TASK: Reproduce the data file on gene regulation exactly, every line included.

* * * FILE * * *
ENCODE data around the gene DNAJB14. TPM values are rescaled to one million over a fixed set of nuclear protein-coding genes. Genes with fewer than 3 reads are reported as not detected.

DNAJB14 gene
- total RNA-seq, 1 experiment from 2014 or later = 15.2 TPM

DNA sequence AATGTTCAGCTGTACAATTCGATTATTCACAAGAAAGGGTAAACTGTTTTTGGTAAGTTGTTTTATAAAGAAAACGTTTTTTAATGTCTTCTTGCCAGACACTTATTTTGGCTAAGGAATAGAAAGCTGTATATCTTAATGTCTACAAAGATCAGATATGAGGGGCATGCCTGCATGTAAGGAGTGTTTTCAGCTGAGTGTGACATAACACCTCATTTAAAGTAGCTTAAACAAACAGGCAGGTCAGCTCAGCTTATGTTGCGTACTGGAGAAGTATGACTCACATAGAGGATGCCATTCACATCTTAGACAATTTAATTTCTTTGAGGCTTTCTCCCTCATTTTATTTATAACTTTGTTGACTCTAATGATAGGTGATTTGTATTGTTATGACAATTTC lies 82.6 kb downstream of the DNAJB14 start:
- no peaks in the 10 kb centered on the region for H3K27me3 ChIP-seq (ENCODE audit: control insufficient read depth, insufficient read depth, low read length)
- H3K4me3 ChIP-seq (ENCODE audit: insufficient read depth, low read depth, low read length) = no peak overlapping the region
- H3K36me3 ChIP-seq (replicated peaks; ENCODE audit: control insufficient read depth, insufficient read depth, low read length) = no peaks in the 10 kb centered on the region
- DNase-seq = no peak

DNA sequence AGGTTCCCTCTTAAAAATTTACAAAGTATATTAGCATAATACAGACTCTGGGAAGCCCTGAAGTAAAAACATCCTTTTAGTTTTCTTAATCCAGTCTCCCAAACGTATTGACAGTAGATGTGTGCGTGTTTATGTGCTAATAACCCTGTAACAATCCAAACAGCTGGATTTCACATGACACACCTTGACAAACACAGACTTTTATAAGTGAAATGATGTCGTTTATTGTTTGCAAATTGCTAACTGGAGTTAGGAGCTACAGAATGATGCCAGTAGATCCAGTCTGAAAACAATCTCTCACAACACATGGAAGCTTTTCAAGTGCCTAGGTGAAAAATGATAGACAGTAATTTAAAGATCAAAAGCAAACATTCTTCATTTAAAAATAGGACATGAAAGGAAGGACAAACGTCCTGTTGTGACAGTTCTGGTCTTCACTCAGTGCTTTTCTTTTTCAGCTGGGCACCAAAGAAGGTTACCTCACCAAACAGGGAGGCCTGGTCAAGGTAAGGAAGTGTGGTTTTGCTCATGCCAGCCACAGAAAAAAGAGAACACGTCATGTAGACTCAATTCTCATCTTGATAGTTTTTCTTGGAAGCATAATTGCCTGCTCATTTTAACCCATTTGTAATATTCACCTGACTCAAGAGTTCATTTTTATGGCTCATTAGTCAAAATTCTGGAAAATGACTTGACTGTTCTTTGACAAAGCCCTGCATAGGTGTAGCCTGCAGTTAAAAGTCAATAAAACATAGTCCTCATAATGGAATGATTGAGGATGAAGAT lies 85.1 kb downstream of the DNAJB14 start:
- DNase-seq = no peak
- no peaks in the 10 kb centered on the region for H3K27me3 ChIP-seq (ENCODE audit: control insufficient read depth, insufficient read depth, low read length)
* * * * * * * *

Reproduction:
ENCODE data around the gene DNAJB14. TPM values are rescaled to one million over a fixed set of nuclear protein-coding genes. Genes with fewer than 3 reads are reported as not detected.

DNAJB14 gene
- total RNA-seq, 1 experiment from 2014 or later = 15.2 TPM

DNA sequence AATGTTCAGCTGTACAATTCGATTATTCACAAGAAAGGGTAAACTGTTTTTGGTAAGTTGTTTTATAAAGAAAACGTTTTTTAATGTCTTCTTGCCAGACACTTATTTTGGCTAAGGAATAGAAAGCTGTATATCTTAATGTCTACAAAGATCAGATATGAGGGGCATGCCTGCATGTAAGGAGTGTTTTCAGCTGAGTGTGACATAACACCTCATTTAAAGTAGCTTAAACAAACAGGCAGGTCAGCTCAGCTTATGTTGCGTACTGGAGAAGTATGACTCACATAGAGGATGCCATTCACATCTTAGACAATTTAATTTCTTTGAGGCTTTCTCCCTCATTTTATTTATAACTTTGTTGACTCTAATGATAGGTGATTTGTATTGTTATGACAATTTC lies 82.6 kb downstream of the DNAJB14 start:
- no peaks in the 10 kb centered on the region for H3K27me3 ChIP-seq (ENCODE audit: control insufficient read depth, insufficient read depth, low read length)
- H3K4me3 ChIP-seq (ENCODE audit: insufficient read depth, low read depth, low read length) = no peak overlapping the region
- H3K36me3 ChIP-seq (replicated peaks; ENCODE audit: control insufficient read depth, insufficient read depth, low read length) = no peaks in the 10 kb centered on the region
- DNase-seq = no peak

DNA sequence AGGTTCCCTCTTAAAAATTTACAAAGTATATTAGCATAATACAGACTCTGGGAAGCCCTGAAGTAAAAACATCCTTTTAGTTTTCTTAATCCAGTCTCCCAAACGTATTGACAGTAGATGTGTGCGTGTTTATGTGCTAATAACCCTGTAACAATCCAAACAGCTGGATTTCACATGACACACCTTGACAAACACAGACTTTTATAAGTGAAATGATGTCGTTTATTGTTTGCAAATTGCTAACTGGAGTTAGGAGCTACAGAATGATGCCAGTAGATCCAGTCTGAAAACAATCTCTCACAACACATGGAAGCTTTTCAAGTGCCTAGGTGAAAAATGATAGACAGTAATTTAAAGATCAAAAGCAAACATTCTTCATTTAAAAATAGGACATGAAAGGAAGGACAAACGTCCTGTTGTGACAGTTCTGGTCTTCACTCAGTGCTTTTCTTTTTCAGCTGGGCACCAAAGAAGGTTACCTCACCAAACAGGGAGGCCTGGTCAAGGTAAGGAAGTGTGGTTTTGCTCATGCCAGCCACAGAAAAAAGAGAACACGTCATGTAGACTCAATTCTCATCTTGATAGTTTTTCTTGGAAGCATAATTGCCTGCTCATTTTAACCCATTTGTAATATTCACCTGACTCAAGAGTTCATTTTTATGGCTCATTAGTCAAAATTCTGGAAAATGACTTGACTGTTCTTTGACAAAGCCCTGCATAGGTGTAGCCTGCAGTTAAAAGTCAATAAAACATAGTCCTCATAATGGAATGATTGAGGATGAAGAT lies 85.1 kb downstream of the DNAJB14 start:
- DNase-seq = no peak
- no peaks in the 10 kb centered on the region for H3K27me3 ChIP-seq (ENCODE audit: control insufficient read depth, insufficient read depth, low read length)